A new cervical cancer screening test is gaining support from doctors and insurance companies. The DNA test is used to check for the human papillomavirus HPV, the most common cause of cervical cancer, when a Pap smear is inconclusive. The nation's largest health insurer, Aetna, announced Wednesday that it will cover the cost of the test, joining the ranks of Kaiser Permanente, United Healthcare, and most Blue Cross and Blue Shield plans, according to the test's maker, Digene Corp.
Health officials report that Baltimore's rate of sexually transmitted diseases has fallen over the last year. According tonew statistics, syphilis cases last year declined about 45 percent from 1998, while cases of gonorrhea fell 10.8 percent andchlamydia cases dropped 5 percent.
Sandra Thurman, director of the White House Office of National AIDS Policy, was also made the presidential envoy for AIDS cooperation last month. Thurman's job has expanded to include international responses to AIDS, as the epidemic continues to spread. Although some people may underestimate her, James Carville says, She kind of has a cashmere glove over a steel fist. Thurman, for example, has made clear her disapproval of the president's decision to prohibit funding needle exchanges to stem the spread of HIV. Prior to coming to Washington, Thurman worked for five years as executive director of AID Atlanta, a community support and care program for AIDS patients.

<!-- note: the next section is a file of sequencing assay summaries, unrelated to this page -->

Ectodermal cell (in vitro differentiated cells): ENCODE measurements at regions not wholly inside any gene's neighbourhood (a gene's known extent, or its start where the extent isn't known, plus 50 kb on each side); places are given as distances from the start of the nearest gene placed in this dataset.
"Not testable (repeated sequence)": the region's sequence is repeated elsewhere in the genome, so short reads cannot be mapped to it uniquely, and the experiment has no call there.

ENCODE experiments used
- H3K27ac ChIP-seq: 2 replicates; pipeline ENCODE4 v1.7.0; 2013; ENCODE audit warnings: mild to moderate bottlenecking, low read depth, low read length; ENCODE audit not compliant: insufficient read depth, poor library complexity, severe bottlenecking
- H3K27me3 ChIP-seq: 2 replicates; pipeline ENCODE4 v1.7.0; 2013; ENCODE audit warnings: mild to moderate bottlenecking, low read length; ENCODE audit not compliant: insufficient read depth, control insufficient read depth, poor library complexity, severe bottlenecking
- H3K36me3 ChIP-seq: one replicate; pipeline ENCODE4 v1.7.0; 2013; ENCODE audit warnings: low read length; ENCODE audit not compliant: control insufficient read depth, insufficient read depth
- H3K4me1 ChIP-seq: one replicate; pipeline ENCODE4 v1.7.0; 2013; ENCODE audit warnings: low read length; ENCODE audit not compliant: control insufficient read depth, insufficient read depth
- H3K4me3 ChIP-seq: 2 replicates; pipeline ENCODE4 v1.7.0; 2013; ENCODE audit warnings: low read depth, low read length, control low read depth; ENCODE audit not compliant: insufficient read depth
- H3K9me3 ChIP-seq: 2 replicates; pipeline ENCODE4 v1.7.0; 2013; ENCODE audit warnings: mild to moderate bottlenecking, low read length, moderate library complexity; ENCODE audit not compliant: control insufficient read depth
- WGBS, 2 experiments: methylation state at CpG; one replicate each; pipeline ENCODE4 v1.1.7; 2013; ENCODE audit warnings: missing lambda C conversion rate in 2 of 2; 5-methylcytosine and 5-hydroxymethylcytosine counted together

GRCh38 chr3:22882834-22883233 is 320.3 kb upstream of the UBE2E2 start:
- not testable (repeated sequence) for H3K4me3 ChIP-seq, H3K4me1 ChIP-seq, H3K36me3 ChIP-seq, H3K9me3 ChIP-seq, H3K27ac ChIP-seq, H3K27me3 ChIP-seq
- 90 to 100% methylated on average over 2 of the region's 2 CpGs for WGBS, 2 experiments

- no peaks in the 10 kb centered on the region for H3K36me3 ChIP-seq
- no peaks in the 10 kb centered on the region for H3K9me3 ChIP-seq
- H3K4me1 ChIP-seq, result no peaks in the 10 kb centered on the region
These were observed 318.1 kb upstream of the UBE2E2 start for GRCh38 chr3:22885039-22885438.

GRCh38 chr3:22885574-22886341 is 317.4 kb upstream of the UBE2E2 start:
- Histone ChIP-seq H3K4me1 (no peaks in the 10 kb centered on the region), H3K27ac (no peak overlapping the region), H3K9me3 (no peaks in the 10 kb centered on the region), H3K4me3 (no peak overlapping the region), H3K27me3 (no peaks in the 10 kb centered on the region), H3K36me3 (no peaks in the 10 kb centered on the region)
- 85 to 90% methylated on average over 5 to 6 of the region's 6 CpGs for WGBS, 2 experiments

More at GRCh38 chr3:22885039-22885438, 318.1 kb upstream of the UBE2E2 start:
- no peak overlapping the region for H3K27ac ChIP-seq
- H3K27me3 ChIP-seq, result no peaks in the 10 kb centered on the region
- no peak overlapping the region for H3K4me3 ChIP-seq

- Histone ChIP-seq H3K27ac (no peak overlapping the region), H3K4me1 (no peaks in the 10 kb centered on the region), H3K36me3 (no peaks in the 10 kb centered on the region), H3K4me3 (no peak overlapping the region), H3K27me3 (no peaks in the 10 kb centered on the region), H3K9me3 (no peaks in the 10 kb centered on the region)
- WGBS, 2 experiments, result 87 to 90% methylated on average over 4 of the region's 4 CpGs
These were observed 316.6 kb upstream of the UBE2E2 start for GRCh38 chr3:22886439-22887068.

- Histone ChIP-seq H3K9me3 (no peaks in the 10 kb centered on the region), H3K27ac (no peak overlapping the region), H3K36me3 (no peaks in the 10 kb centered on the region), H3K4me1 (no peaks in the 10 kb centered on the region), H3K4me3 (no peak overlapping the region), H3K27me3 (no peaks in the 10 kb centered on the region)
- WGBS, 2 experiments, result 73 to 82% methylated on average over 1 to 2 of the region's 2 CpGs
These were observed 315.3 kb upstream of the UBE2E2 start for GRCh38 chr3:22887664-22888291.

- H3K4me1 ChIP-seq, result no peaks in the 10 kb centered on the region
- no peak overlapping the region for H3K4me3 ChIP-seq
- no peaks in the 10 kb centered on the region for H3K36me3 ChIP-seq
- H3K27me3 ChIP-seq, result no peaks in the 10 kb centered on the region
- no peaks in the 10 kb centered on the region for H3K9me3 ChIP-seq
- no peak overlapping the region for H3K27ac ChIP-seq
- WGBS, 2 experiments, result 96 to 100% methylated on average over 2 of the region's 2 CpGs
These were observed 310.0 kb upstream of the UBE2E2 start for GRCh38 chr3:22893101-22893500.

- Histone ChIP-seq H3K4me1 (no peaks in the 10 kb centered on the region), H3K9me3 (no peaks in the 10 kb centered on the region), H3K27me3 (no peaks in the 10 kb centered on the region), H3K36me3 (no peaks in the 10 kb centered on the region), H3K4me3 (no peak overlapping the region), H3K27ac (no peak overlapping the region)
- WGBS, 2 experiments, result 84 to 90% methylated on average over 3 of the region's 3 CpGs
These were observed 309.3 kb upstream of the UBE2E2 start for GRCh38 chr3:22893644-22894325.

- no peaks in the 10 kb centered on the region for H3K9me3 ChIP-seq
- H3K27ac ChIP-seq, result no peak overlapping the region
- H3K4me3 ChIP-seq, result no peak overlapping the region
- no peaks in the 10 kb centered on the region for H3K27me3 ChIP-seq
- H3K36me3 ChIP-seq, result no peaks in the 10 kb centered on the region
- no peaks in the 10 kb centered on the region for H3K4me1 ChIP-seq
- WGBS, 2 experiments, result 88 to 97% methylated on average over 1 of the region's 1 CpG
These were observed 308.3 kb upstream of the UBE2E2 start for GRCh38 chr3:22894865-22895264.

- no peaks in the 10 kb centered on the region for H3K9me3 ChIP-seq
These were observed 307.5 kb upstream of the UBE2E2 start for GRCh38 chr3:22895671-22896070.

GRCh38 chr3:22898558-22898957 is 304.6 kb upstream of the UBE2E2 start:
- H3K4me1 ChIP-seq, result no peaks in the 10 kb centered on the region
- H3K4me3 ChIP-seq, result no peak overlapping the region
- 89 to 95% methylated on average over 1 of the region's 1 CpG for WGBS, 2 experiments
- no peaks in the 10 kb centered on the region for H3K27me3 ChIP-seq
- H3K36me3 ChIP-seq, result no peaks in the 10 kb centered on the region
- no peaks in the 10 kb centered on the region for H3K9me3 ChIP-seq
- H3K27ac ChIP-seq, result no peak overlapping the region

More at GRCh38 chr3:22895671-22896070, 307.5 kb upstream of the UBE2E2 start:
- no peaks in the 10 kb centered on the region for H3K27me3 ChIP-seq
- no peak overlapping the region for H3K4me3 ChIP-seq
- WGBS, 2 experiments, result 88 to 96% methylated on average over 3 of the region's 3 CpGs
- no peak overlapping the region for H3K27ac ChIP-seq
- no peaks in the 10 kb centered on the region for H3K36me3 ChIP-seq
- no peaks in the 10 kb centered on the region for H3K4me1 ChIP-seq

A federal judge ruled this week that New York City's AIDS agency will run under federal authority for three years. The move, called vague by some, aims to end the delayed benefits to patients and help them as the agency sets out to do. Advocates believe federal authority will help speed support to AIDS patients, since the city will receive penalties for failure to doso. However, Michael Hess of the city's corporation counsel saidthe decision is not necessary. New York City provides more money and more services for AIDS patients than any other U.S. city. But Marc Cohan, director of litigation for the Welfare LawCenter, which has been involved in several class-action lawsuits in which the appointment of masters or other judicial oversight resulted, said the city must start being accountable for its lackof benefits to patients.